 Select as few groups as possible to cover all the squares
(minterms) of the function.
 The fewer the groups, the fewer the number of product terms in
the minimized function.

CS1104-5                      Simplification Using K-maps                 30
Simplification Using K-maps (3/9)
 Example:
F (w,x,y,z) = w‟.x.y'.z' + w'.x.y'.z + w.x'.y.z'
+ w.x'.y.z + w.x.y.z' + w.x.y.z
= S m(4, 5, 10, 11, 14, 15)
y
yz
wx        00   01       11       10
00

01   1    1
x   (cells with „0‟ are not
1        1
w
11                                    shown for clarity)
1        1
10
z

CS1104-5                             Simplification Using K-maps                     31
Simplification Using K-maps (4/9)
 Each group of adjacent minterms (group size in
powers of twos) corresponds to a possible product
term of the given function.
y
yz
wx        00   01       11       10
00
A
01   1    1
x
11                 1        1
w
10                 1        1        B

z

CS1104-5                Simplification Using K-maps                  32
Simplification Using K-maps (5/9)
 There are 2 groups of minterms: A and B, where:
A     = w'.x.y'.z' + w„.x.y'.z
= w'.x.y'.(z' + z)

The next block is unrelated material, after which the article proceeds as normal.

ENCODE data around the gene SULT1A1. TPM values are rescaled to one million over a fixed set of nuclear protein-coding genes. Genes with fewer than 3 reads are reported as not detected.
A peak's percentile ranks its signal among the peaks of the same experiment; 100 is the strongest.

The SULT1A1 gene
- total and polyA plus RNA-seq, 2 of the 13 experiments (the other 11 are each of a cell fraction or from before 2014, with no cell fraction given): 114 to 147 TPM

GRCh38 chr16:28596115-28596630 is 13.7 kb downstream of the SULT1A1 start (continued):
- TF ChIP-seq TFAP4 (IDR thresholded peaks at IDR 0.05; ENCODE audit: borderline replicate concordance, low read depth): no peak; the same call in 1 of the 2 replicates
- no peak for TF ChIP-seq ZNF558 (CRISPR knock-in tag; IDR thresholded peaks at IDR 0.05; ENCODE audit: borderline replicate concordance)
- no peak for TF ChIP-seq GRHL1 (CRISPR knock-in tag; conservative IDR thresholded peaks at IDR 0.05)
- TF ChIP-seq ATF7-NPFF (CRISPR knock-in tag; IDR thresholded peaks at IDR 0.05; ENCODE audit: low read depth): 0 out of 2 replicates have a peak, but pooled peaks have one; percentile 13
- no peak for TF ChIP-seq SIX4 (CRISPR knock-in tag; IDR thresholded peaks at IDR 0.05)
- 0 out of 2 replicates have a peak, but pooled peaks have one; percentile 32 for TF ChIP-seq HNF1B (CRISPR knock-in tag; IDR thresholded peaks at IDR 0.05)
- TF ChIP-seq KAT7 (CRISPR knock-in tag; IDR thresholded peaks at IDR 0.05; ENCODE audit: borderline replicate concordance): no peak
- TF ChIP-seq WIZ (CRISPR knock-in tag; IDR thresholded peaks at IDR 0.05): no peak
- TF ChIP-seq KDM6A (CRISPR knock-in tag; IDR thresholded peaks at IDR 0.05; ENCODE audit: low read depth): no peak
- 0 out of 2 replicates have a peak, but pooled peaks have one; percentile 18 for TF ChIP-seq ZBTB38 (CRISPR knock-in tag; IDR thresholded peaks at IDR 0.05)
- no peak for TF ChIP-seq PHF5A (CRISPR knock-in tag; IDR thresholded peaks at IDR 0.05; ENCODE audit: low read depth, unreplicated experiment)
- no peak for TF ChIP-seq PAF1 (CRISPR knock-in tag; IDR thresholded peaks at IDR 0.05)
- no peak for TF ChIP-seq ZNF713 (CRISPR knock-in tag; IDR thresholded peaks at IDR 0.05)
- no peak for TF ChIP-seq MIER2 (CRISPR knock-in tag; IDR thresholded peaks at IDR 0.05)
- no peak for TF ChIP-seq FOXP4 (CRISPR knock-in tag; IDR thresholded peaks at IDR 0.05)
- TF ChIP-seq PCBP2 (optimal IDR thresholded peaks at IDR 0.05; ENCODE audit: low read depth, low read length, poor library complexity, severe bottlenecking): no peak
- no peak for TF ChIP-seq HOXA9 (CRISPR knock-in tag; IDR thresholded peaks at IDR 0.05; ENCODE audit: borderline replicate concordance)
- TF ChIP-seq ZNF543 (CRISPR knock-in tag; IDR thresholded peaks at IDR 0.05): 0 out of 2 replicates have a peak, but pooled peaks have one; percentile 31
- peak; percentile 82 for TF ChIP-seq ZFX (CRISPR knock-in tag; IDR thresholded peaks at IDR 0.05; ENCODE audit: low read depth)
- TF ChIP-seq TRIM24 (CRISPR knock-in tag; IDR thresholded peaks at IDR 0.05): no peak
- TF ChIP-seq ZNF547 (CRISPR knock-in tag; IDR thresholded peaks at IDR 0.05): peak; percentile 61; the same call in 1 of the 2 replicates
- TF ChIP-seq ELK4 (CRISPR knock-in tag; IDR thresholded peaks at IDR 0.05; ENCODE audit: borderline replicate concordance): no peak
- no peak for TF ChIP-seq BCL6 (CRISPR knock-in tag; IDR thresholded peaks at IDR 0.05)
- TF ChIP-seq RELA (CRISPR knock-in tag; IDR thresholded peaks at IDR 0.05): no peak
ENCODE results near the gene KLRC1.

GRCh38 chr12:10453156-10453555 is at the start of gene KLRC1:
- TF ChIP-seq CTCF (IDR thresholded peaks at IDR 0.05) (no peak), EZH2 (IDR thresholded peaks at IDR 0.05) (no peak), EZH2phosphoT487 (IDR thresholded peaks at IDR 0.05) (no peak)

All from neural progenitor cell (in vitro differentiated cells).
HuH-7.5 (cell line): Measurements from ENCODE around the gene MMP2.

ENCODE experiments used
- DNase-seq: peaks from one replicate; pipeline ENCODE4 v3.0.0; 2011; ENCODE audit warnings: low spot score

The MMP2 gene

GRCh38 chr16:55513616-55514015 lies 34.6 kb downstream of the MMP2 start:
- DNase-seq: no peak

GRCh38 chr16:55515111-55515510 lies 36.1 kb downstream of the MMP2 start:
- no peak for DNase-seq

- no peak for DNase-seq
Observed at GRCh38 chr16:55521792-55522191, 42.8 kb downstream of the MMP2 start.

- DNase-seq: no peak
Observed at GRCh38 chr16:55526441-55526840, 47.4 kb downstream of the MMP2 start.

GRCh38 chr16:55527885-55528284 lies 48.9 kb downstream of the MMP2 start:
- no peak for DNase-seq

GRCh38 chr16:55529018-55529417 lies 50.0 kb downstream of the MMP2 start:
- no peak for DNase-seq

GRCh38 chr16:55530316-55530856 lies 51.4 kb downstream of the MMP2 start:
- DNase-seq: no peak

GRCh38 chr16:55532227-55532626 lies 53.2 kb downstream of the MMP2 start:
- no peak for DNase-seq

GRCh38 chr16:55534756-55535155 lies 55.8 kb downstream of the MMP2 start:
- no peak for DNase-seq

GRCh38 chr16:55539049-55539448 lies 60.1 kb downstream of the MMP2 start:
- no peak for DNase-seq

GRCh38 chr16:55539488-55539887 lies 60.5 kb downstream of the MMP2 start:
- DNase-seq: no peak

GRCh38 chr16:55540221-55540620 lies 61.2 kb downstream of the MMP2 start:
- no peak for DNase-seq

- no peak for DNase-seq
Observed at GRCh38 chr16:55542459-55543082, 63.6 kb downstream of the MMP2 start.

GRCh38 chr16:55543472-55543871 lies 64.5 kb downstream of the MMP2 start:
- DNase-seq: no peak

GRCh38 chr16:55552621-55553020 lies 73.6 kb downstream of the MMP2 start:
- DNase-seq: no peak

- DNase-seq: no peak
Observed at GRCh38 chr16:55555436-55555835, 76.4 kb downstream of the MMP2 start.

= w'.x.y'

B     =   w.x'.y.z' + w.x'.y.z + w.x.y.z' + w.x.y.z
y
=   w.x'.y.(z' + z) + w.x.y.(z' + z)          yz
wx          00   01       11       10
=   w.x'.y + w.x.y
00
=   w.(x'+x).y                        A
=   w.y                                      01        1    1
x
11                 1        1
w
10                 1        1         B
z
CS1104-5                       Simplification Using K-maps                                        33
Simplification Using K-maps (6/9)
 Each product term of a group, w'.x.y' and w.y,
represents the sum of minterms in that group.
 Boolean function is therefore the sum of product terms
(SOP) which represent all groups of the minterms of
the function.
F(w,x,y,z) = A + B = w'.x.y' + w.y

CS1104-5              Simplification Using K-maps           34
Simplification Using K-maps (7/9)
 Larger groups correspond to product terms of fewer
literals. In the case of a 4-variable K-map:
1 cell   = 4 literals, e.g.: w.x.y.z, w'.x.y'.z
2 cells = 3 literals, e.g.: w.x.y, w.y'.z'
4 cells = 2 literals, e.g.: w.x, x'.y
8 cells = 1 literal, e.g.: w, y', z
16 cells = no literal, e.g.: 1

CS1104-5               Simplification Using K-maps              35
Simplification Using K-maps (8/9)
 Other possible valid groupings of a 4-variable K-map
include:

1           1   1        1
1                                          1   1   1

1             1   1   1

1

1               1   1        1         1           1
1

P                      P                   P